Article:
In the final phase the forest spirit Onibi attacks adding fires in relation to the number of guardian cards taken and applies penalties for fires left burning. There is also a mechanism that allows a little interaction between the players so they can try to slow down someone who is approaching completion of one of the goals. But generally it is friendly game with nice artwork about who can get their guardian deck generating the right elements to claim one of the goals first.

Mini Express Mini Express

Despite the Everdell expansion including a train it would be hard to call it a “train game”, luckily the late comers table decided to bring a proper “train game” in Mini Express. Similar in style to Mini Rails (seen in sessions 28, 34, and 56), players only have two possible actions: buy shares or build track. Whereas Mini Rails is cut down to the most simple and abstract version of this (relying on the turn order mechanic to add difficult decisions), Mini Express’ actions are more complicated – still simple in one sense, but slightly less clear how they interact. There’s still no money (which makes this unlike most train games), but influence which is gained by building track and used to buy shares. The “clever” bit of this game is that shares are worth different victory points for different players (depending on your influence), so even if you have the same share portfolio as another player you will (likely) score differently. A game that becomes clearer after your first play.


Jeremy J. introduced Steve L. and Rich W. to Subastral (first played in session 44). Its a game where you are in the shoes of a Biome researcher gaining knowledge about different environments for their journal. Your research can go wide where you get knowledge across many different areas, and you can specialise in 2 different biomes. You use the cards in your hand to select cards from the tableau - either adding them to your thesis or picking up more cards for use in later turns. In the first game the new players picked up the hang of the game with Jeremy showing them how to build a pretty good journal. The second game Richie submitted amazing research on Tropical Rainforests which secured an obvious win!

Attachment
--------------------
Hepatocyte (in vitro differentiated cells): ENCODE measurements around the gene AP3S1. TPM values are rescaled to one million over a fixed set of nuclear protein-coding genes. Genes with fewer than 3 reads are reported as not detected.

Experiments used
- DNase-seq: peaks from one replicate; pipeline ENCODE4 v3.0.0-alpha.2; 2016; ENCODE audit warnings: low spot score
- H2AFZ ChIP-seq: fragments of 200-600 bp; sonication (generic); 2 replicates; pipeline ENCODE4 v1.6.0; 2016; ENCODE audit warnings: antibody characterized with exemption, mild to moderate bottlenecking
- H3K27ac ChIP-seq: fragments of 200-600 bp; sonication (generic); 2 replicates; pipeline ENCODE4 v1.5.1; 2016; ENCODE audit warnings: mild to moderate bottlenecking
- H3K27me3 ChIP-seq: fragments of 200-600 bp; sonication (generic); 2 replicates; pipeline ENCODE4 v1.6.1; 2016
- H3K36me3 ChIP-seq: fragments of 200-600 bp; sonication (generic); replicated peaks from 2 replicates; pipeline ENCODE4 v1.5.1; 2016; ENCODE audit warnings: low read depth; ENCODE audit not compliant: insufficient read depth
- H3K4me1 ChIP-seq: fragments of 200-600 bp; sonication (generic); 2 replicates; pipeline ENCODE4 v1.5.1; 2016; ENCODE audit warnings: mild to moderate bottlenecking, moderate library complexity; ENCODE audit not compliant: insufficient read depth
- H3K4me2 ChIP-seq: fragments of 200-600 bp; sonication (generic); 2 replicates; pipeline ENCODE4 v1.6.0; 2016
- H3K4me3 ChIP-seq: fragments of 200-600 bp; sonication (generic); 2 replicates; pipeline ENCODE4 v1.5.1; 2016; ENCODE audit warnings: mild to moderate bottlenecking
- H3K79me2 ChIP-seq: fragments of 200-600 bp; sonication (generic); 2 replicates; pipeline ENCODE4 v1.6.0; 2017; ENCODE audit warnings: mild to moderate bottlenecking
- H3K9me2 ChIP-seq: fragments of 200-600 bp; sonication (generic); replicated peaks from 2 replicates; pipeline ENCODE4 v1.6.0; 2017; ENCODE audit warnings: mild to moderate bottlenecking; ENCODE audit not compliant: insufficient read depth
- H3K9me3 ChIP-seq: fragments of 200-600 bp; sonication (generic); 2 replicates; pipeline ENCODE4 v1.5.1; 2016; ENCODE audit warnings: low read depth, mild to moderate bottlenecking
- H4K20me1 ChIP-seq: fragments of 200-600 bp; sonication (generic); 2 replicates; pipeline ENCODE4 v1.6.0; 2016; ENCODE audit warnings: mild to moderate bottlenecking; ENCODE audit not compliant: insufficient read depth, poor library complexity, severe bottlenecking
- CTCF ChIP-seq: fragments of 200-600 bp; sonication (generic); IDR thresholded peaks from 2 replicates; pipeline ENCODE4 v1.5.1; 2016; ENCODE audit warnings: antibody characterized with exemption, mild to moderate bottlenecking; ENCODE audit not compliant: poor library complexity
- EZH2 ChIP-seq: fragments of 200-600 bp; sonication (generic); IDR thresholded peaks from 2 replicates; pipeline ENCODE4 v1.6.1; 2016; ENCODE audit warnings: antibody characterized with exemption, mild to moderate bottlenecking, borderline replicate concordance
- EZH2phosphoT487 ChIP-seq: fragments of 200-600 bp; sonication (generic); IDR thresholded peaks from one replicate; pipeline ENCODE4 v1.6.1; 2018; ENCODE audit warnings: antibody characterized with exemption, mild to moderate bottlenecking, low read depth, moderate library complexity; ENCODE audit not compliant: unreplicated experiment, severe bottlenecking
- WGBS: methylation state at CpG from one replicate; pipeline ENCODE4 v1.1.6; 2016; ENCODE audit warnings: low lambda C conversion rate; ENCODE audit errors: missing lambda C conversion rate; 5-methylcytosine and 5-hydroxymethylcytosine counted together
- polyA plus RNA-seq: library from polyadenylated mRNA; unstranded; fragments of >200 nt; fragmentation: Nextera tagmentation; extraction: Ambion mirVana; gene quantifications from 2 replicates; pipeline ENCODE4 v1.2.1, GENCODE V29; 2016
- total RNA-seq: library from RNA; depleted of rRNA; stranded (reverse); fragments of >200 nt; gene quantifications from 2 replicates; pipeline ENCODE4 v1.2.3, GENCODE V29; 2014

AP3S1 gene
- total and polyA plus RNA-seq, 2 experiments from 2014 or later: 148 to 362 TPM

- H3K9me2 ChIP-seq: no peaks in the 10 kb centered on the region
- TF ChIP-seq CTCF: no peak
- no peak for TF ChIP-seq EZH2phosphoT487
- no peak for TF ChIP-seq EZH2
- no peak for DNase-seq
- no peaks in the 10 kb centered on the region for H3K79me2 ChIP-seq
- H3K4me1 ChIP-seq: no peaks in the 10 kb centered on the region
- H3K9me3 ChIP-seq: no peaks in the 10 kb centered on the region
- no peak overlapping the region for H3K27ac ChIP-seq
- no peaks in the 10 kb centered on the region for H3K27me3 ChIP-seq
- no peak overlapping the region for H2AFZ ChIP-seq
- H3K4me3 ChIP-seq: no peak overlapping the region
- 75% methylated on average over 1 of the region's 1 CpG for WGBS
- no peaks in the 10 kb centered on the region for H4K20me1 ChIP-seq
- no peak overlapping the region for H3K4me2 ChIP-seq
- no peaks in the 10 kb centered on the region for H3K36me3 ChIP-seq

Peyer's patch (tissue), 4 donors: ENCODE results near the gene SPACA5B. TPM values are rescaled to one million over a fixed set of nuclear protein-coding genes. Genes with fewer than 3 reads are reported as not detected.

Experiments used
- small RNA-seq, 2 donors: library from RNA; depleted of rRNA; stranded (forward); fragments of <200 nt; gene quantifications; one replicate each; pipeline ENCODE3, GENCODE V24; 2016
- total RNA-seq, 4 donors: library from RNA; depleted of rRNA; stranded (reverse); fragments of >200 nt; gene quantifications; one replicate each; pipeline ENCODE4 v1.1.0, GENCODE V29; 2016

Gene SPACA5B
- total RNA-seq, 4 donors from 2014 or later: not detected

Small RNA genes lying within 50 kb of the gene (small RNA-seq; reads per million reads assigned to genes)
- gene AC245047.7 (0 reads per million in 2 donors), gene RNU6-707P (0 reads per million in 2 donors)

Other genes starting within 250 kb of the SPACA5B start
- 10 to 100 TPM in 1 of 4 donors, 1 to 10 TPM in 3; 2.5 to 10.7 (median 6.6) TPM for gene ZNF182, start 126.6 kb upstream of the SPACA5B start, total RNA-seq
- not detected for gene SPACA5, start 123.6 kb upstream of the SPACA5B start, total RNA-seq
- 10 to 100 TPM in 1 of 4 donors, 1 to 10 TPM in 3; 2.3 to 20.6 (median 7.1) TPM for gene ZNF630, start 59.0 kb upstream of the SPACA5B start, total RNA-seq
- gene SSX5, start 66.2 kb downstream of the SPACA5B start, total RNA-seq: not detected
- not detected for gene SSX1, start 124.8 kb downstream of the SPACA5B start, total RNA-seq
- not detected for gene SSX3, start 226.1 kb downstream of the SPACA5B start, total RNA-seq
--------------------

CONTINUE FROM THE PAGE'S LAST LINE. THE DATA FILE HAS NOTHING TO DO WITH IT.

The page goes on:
Rich W. brought a new game to the club - Sea Salt & Paper - which is a set collecting game with great origami art work on the cards. A players turn consists of choosing a card from one of the 2 discard piles or drawing 2 cards and discarding one of them. If you have any duos (matching or complimentary cards) such as boats, fish, crabs or shark and swimmer - then you can place these down and activate an extra action - like have another go, take another card or steal a card.

The aim is to get to at least 7 points from the set collection cards in your hand and any duos laid on the table, at this point you can say “STOP” or “LAST CHANCE”. If you say stop, then everybody counts their cards score. The gamble comes when you say last chance, then every other player gets one more go. After that if you have a higher score, then everyone else only gets score based on card colour and you get your score and a card colour bonus! If you get beaten, then they get their score and you only get the card colour score. The winner is the player who gets to a set number of points and so you keep playing rounds until then. Its a quick and simple to teach game where the gamble mechanism gives people a chance to catch up, though it can backfire!

The next session is the 1st of May. Please join us and see what range of old and new games are brought along to play. If you have any special requests do let us know in advance via Discord, then we can try and arrange other players and let people brush up on the rules.